In the last issue of Class Struggle we took a look at the early history of the Maori Question. We argued that there was no serious attempt to explain the relation between the oppression of Maori and the class struggle before the 1970’s. So-called Marxists applied Euro-centric conceptions to the Maori, either rejecting their claims as an oppressed people and simply labelling them workers, or adopting the view that all pakeha benefited from exploiting Maori and substituting Maori for the proletariat as the vanguard of the revolution. In part two we begin with the publication of Towards a Socialist Polynesia in 1982 which for the first time gave a scientific Marxist analysis of the Maori Question and show that against the neo-liberals, liberals and radicals, that document still serves as a guide for revolutionaries.
Part Two: Towards a Socialist Polynesia
Towards a Socialist Polynesia (TSP) was written by Owen Gager in mid 1982. It was the NZ Spartacist League's (a forerunner to the CWG) response to the events of the previous decade culminating in the Anti-Springbok tour movement, and the publication of Awatere's Maori Sovereignty. Against the petty bourgeois nationalism of both Maori and Pakeha, TSP tried to present a materialist analysis of the real history of race relations as a result of NZ’s white-settler colonisation and ongoing semi-colonial development. Petty bourgeois nationalists came out against British imperialism and its NZ 'imperialist' pretensions at the expense of Maori, and identified with Maori opposition to imperialism. In this way the struggle was posed in nationalist/racist and not class terms.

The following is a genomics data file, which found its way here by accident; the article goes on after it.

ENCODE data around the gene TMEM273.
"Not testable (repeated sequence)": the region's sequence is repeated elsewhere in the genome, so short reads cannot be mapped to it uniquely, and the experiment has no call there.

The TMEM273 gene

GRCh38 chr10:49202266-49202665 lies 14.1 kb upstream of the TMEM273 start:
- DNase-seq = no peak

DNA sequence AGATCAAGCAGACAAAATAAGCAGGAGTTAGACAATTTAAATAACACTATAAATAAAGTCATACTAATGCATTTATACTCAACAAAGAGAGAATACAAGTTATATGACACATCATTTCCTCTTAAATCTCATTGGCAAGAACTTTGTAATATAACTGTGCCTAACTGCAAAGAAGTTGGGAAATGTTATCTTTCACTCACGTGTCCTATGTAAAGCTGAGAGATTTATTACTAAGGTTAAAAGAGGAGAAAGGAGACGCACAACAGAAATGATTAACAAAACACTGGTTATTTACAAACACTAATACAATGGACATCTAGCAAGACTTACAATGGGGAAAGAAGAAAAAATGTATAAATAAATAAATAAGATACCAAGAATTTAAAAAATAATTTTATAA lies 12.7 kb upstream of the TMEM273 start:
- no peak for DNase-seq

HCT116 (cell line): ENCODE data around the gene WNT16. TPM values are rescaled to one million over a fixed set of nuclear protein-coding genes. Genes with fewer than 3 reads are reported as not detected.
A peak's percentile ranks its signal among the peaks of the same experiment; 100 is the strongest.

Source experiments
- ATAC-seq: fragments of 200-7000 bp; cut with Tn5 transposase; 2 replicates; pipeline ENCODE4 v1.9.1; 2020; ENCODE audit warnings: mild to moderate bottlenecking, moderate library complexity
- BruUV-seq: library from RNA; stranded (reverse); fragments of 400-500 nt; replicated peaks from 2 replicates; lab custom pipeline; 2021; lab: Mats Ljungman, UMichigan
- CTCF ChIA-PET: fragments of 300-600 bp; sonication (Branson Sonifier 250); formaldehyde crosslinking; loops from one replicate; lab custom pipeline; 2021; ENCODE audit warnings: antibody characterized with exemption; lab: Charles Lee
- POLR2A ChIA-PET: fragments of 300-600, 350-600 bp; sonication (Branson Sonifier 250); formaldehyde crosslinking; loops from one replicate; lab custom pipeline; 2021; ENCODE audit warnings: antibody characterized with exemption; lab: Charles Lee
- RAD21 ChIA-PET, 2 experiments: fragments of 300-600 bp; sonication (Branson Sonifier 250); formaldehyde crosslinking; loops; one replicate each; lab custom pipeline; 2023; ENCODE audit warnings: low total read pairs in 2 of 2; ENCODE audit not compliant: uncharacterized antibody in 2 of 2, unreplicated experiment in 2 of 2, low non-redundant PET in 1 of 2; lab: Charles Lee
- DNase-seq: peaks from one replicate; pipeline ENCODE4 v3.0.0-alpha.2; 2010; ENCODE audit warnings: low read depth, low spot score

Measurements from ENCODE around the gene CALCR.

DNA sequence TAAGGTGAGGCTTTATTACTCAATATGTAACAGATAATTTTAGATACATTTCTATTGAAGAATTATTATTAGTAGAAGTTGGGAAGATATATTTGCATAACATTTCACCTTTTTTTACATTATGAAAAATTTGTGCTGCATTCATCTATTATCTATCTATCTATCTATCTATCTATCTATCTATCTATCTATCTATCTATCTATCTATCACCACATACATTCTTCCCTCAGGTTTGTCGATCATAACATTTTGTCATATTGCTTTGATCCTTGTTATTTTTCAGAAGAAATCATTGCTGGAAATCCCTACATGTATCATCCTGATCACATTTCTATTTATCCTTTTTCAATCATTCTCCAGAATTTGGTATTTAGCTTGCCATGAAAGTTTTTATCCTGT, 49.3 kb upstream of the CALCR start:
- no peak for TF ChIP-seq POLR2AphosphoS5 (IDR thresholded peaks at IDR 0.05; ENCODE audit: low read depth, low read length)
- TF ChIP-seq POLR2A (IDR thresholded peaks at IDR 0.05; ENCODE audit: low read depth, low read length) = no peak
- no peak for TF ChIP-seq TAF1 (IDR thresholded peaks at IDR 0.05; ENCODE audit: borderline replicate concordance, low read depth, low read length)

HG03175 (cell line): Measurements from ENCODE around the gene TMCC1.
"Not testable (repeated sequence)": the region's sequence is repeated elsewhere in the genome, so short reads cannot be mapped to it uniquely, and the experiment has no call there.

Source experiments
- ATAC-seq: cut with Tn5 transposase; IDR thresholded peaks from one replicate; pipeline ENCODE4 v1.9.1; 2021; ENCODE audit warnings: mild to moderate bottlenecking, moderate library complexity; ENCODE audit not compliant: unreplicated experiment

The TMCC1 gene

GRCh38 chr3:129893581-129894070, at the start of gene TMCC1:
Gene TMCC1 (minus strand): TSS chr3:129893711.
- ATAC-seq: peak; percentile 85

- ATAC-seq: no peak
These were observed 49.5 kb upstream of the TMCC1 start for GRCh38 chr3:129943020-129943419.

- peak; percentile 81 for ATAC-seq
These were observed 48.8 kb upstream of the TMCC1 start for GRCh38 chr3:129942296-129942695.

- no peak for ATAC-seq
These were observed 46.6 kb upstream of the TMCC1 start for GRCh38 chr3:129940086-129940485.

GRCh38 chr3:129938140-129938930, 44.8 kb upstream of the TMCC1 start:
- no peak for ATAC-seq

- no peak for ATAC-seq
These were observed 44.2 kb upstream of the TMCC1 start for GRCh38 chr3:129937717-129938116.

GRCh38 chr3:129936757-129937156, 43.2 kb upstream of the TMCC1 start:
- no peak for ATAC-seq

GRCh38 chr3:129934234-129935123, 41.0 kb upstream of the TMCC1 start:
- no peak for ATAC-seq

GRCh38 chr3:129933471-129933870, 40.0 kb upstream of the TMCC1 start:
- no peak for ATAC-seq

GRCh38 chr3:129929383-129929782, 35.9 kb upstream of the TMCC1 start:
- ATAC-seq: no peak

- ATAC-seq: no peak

Gager's pamphlet shot through this nationalist front with a Marxist broadside. NZ was a capitalist colony. Capitalism was not imported into the South Pacific completely knocked down and ready for assembly. It had to be imposed by a process of bloody conquest and ‘primitive accumulation’. That meant dispossessing Maori by force if necessary. The object was not to destroy Maori society for its own sake (though some settlers regarded Maori as civilised only in their "graves" and one Atkinson, saw it as his scientific duty to "shoot the natives") but to destroy their primitive communist resistance to class society –capitalism. The Treaty was a fraud. It was a ‘trick’ admitted at the time, to pacify the savages while the pakeha ruling class was able to muster the imperial troops to take the land. All of this rotten history had one purpose –to convert tribal land into capitalist property, and to convert Maori into landless labourers so that they would be forced to work as wage workers and be exploited by capitalism.